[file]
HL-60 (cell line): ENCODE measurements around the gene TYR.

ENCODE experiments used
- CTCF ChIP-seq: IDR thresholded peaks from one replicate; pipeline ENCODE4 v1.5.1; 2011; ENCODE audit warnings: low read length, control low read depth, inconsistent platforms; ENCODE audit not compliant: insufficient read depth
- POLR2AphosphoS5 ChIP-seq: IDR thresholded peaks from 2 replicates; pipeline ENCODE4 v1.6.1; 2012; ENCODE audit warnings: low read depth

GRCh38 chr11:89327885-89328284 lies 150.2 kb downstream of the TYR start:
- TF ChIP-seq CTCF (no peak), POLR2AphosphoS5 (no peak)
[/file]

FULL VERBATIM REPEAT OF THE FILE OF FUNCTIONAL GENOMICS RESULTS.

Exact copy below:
HL-60 (cell line): ENCODE measurements around the gene TYR.

ENCODE experiments used
- CTCF ChIP-seq: IDR thresholded peaks from one replicate; pipeline ENCODE4 v1.5.1; 2011; ENCODE audit warnings: low read length, control low read depth, inconsistent platforms; ENCODE audit not compliant: insufficient read depth
- POLR2AphosphoS5 ChIP-seq: IDR thresholded peaks from 2 replicates; pipeline ENCODE4 v1.6.1; 2012; ENCODE audit warnings: low read depth

GRCh38 chr11:89327885-89328284 lies 150.2 kb downstream of the TYR start:
- TF ChIP-seq CTCF (no peak), POLR2AphosphoS5 (no peak)